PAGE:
The offering of $26 was deposited on the altar and the shoe meister smiled benevolently as we departed the chapel.

Now twenty-six dollars might not seem like much, but 34 years ago, it was a lot of money to spend on the fourth child’s Saturday morning feet. Not a figure to be sneezed at or lost at the racetrack.

Speaking of the track, the day after I got my new runners our club was having a pre-season-warm-up-bonding have we got enough members to run the club this year, fun day at the home of the Melbourne Racing Club, Caulfield Racecourse.

We all met at the gates of ‘The Heath’ at the required time and bloke in muck covered riding boots let us in and onto the course. It was a beautiful spring day. The sun was shining after a night of heavy rain and it was fresh and warm all at the same time. It didn’t take long for us to work out why the gate keeper’s boots were all covered in muck, and it took less time for us to realise that the special training session devised by our coach was basically once around the track. 2080 metres of mud. Yik.

By the time I had made it to the finish line my brand spanking new adidas were simply the bottom bit of my thigh to toe ‘monster from the blah lagoon’ costume.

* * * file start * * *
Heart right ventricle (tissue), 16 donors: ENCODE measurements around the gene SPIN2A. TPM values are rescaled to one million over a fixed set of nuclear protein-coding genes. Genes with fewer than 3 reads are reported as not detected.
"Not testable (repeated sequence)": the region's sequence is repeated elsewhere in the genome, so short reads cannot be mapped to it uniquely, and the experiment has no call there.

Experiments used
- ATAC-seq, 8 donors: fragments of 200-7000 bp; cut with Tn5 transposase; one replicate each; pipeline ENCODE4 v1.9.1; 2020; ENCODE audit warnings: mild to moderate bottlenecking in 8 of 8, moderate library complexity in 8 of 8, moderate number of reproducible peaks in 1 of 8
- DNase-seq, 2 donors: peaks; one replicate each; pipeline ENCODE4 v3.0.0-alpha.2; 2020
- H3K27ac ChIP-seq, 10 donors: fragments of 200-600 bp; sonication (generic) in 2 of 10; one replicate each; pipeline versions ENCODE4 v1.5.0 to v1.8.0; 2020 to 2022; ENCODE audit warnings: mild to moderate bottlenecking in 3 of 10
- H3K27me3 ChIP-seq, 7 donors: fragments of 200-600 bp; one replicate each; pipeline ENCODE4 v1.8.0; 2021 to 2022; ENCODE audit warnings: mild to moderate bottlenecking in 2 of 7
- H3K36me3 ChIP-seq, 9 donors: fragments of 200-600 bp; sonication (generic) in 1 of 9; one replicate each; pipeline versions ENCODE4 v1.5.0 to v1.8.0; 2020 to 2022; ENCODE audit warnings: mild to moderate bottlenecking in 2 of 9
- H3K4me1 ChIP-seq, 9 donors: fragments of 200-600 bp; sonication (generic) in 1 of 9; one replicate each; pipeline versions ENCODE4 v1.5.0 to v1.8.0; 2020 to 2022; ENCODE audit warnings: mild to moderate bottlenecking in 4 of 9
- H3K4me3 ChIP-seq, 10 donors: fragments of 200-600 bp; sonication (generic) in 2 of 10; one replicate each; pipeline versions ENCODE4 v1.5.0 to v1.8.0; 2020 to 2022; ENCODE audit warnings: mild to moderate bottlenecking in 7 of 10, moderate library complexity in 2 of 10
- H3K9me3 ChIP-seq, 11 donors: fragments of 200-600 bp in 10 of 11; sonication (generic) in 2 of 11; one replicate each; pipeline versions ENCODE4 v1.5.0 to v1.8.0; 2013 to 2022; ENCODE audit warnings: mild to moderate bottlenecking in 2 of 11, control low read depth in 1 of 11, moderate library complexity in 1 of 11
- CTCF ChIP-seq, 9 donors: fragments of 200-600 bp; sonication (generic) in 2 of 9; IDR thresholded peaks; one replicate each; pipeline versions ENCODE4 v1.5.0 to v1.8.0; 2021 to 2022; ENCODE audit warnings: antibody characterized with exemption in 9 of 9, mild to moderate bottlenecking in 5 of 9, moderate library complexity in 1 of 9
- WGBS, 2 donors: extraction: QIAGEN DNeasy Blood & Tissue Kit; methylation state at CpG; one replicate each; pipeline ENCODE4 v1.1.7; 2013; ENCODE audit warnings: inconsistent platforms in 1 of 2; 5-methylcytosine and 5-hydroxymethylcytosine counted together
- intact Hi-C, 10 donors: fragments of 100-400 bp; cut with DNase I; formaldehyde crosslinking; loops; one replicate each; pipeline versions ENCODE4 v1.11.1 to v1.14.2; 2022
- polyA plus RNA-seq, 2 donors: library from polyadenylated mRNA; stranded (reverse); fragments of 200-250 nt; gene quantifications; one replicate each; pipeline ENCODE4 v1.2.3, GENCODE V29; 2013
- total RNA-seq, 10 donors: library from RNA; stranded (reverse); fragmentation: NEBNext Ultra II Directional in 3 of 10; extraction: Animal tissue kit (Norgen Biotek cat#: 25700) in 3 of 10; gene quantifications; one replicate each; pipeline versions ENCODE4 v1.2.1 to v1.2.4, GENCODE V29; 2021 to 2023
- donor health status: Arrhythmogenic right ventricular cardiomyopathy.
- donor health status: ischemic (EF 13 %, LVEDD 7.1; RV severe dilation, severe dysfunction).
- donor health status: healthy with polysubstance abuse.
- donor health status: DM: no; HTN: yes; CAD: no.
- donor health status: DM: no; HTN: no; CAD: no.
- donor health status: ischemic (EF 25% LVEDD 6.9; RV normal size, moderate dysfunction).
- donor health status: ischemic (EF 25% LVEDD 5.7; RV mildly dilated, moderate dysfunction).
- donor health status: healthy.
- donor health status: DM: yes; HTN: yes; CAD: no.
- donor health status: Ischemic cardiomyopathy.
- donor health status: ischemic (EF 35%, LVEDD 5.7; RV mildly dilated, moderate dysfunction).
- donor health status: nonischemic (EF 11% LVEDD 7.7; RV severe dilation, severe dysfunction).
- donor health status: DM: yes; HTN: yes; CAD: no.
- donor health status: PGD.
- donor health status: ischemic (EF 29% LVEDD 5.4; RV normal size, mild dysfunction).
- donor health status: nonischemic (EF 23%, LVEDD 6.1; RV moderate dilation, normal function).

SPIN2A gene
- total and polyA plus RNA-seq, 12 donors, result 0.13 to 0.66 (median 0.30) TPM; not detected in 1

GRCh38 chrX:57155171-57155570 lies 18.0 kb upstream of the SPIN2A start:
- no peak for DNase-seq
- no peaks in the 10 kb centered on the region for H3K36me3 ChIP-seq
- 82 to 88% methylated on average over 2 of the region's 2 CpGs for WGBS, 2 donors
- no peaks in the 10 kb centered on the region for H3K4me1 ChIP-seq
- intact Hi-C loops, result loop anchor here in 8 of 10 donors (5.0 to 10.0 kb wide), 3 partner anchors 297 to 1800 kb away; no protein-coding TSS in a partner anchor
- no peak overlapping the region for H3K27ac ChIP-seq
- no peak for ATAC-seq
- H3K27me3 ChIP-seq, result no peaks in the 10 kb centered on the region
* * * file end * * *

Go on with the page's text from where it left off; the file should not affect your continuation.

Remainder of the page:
I took them off in disgust and in a hissy huff threw them in my sports bag. So I thought.

When I arrived home, still a little cranky miss, I opened the bag to clean the unholy non-white mess and was shocked to see that only one of the little monsters had made it home. The other, obviously terrified at the thought of my torturous bottle of white paint had done – a runner!

Uh oh spaghettio, was I gunna be in trouble. How does one approach one’s adult human guardian folk and tell them that one has lost one half of one’s brand new very expensive athletic footwear?

One doesn’t remember the actual telling. One does remember the fallout being almost nil. In hindsight, one suspects that the look on one’s face was enough to convince the said adult humans that the loss of the item was punishment enough.

We did make the trip back to Caulfield but and hour long search turned up nothing and next Saturday at the opening of the season I was wearing sparkling white Volleys that I had dug out of the depths of my wardrobe and painted yet again. I still won my race but I would have done it faster in the adidas. Or not.

Sometime during that season a brand spanking new pair of generic running shoes appeared on the kitchen bench one Saturday morning. Nothing was said as the adult human folk scrambled the eggs, but the runner faerie had obviously paid a visit.

The blue wasn’t quite as navy and there were only two stripes, but they were wafer thin. And methinks America’s Next Top Model could still have downed a couple without gaining a gram.

Now Nike, pronounced Nye-kee, was a big girl. She was the goddess who personified triumph throughout the ages of ancient Greek culture. Nike was the daughter of Pallas and Styx, and the sister of Kratos, Bia and Zelus. Now her cousin was the mother of …